If you can double or even triple your minimum payments, you will be able to pay off debt much more quickly. This will also make it possible to have more money to put into savings each month.

5.  Improve Your Credit Score

Talking about large payments, your credit is what enables you to make large and expensive purchases such as houses and vehicles. When doing so, your credit score is one of the important deciding factors. 

“If you don’t take good care of your credit, then your credit won’t take good care of you.”

– Tyler Gregory

  • If your credit history is poor or limited, you will not qualify for great loan types or interest rates, making it difficult to buy the things you need or want. 
  • When you have a higher credit score, you qualify for better rates and loans, so you end up paying less interest – meaning the burden is less on you. 
  • Raising your credit score takes time, but it is well worth it in the long run.

Final Thoughts

Improving your financial health is based on adopting good financial habits. While you can invest in a variety of channels and learn all there is to grow money – if you don’t know the basics of saving, then you will anyway be struggling.

“Many folks think they aren’t good at earning money, when what they don’t know is how to use it.”

– Frank A. Clark

Start small – Begin by managing your income and expenditure. Learn to make the most you have before you start to multiply what you have.

Money

Finance – Taboo, Importance, and Everything in Between

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Finance - Taboo, Importance, and Everything in Between

I have been reading a lot about finances and the different branches it touches, one thing that got me thinking was how little we discuss it in real life. Finance is a topic that most of us are scared to talk about. Money somehow used to be a taboo subject – I never understood why because it is in everything. 

Everywhere you look, every aspect of your life is affected by it. I am glad the money talk isn’t that difficult now. We have so many resources available to us to talk about money matters.

“You must gain control over your money or the lack of it will forever control you.”

-Dave Ramsey

No matter what you need to learn about when it comes to this area – investing, budgeting, ways to spend, apps, tax filing, retirement plans, managing debts, taking loans, etc. – you will find something on it. Books, videos, articles, podcasts – so many ways to learn about things that affect a great part of our lives without feeling the embarrassment of asking questions to people and feeling stupid.

Not knowing things shouldn’t make us feel stupid, especially about finances and dealing with your financial situation, it’s not like we were ever taught about it in schools. Neither the school nor home prepares us for all of these things. It is surprising considering money management is one of the integral parts of our adult lives, which also makes it one of the leading causes of anxiety in people.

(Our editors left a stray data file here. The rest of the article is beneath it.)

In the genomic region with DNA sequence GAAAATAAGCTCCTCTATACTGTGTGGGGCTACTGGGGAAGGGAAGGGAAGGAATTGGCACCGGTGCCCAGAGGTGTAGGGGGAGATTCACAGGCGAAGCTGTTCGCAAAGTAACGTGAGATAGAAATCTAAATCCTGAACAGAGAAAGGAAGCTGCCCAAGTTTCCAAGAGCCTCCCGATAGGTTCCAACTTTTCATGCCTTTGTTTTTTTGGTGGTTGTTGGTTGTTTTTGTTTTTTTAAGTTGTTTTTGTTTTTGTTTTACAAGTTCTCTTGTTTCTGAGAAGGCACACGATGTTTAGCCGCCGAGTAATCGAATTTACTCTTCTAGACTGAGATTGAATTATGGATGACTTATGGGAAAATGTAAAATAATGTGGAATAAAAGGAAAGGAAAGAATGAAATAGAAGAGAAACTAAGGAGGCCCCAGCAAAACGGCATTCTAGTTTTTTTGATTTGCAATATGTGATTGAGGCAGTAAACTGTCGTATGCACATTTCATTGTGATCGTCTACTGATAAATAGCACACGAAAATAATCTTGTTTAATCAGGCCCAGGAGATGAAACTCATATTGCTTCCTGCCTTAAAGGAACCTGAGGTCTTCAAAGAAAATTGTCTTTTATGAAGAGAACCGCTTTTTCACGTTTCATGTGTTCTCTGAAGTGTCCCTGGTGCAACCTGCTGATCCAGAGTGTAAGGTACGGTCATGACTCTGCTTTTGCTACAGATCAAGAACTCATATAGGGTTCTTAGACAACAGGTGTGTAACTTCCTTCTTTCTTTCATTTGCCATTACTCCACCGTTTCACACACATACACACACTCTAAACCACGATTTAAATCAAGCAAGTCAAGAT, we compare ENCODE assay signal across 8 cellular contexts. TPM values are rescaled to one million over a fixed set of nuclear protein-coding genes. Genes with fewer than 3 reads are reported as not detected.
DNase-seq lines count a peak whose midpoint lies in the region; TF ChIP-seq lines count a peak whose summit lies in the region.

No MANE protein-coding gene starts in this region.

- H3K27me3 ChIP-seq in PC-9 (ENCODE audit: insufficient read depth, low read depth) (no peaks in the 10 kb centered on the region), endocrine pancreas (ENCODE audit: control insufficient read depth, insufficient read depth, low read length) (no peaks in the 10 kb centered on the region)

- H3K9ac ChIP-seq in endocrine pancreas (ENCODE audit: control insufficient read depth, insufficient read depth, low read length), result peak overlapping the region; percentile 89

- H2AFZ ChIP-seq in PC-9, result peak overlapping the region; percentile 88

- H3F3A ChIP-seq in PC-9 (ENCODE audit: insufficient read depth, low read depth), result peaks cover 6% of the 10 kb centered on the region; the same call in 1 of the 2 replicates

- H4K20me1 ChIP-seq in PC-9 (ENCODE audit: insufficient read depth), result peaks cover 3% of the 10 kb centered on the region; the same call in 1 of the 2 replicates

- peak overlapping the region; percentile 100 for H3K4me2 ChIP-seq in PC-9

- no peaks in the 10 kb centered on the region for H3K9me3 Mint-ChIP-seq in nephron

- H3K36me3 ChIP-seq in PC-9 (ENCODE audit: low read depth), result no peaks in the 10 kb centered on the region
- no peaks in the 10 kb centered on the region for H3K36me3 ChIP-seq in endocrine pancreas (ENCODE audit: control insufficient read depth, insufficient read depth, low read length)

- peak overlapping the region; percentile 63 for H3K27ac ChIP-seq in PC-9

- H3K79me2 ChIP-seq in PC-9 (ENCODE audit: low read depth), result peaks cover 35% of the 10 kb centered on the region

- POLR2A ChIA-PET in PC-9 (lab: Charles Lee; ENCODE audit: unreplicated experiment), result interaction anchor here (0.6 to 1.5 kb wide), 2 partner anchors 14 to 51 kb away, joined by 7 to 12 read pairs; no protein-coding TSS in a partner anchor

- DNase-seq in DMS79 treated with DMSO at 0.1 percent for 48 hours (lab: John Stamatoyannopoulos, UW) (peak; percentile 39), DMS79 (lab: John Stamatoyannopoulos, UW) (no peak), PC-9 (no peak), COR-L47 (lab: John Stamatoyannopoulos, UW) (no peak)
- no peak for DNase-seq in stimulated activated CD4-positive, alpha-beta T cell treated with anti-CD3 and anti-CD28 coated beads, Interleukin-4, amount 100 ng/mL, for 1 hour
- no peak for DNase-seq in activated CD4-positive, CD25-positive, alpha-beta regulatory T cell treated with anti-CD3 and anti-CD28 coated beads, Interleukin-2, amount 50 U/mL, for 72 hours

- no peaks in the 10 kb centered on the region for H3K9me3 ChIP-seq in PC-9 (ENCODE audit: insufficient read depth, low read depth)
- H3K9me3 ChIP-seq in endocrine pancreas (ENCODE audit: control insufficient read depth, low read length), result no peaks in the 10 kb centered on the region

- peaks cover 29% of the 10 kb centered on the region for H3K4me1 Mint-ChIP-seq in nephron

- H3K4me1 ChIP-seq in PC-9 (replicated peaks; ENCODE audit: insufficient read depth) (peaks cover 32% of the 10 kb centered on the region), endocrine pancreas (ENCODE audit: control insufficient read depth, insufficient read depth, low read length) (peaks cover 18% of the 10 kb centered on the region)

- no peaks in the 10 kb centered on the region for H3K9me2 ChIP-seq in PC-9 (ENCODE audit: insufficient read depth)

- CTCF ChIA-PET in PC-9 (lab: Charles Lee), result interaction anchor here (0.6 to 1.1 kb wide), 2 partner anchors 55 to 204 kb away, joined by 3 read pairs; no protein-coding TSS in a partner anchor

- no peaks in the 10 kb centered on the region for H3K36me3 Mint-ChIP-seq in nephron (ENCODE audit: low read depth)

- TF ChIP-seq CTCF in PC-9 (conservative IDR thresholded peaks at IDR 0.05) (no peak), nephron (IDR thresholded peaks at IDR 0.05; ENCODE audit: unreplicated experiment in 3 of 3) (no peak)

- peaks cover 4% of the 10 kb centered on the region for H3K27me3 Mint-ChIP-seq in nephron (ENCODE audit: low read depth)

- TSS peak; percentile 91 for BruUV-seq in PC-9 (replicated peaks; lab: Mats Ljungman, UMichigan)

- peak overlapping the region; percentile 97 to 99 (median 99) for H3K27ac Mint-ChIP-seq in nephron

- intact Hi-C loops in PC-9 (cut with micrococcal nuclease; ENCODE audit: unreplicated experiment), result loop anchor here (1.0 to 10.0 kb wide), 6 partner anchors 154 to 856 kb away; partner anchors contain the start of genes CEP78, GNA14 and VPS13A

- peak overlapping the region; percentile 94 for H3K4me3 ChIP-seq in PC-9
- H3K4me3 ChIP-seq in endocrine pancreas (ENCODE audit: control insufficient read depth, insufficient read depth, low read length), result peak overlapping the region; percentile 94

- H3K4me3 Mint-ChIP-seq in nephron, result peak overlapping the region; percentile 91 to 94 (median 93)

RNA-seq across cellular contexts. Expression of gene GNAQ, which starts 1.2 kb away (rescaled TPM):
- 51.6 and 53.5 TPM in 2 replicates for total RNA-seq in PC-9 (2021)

“It’s not your salary that makes you rich, it’s your spending habits.”

-Charles A. Jeffe

Anyway, being financially secure is our responsibility. In today’s day and age, with so many sources of learning, we really have no excuse to not know how to deal with our finances. Maintaining our financial health is in correlation with maintaining our own health.

Financial health is the state of one’s personal financial situation. Financial health consists of many aspects including the amount of savings you have, how much you’re putting away for retirement and how much of your income you are spending on fixed or non-discretionary expenses.

Fixed or non-discretionary spending is spending that is required by a budget, contract, or other commitment – which is always going to be there.

Having financial security is important for living without stress and also helps us stay prepared for any unexpected emergency that crops up. Because we are never taught about how to improve our financial situations and what good financial habits to adopt, many people get scared by the very prospect of doing anything.

“Too many people spend money they haven’t earned, to buy things they don’t want, to impress people that they don’t like.”

-Will Rogers

Credit cards and the option of taking a loan makes it very easy for people to keep spending beyond their means – it makes it easy for people to not be aware financially – but that is not wise in the long run. When you do not pay with hard cash, it sort of does not feel like spending money which is why people tend to spend more on cards.

Finance - Taboo, Importance, and Everything in Between

To be financially secure, you should allow only a certain amount each month for spending. Try to stick to the budget you have made, it will help you be financially aware. Unless an emergency comes up, you should be able to hold your budget.

So, even if you are new to learning about finances, there are two things you need to be doing before you start investing and making big decisions. You need to keep track of your spending and you have to set a realistic budget.

Document Your Spending

Knowing how much you spend will give you the power to determine your spending pattern. You will learn what you spend the most on – do you spend more on your needs or wants.

“The slightest adjustments to your daily routines can dramatically alter the outcomes in your life.”

-Darren Hardy

This is the first thing to learning how to be conscious of your finances. If you want to be financially secure, then understanding your monthly cash flow is the base to what you build your budget and saving strategy on. 

You shouldn’t be spending more than you earn – this is something very basic and we all grow up listening to this but it only hits home when we start earning. By that time, it is late to not let it affect our lifestyle.

Set a Realistic Monthly Budget

Finance - Taboo, Importance, and Everything in Between

It is very essential to learn to spend less than you earn. When you start earning, it is natural to want to buy things you couldn’t before, but it also brings into perspective what goes into earning that much money.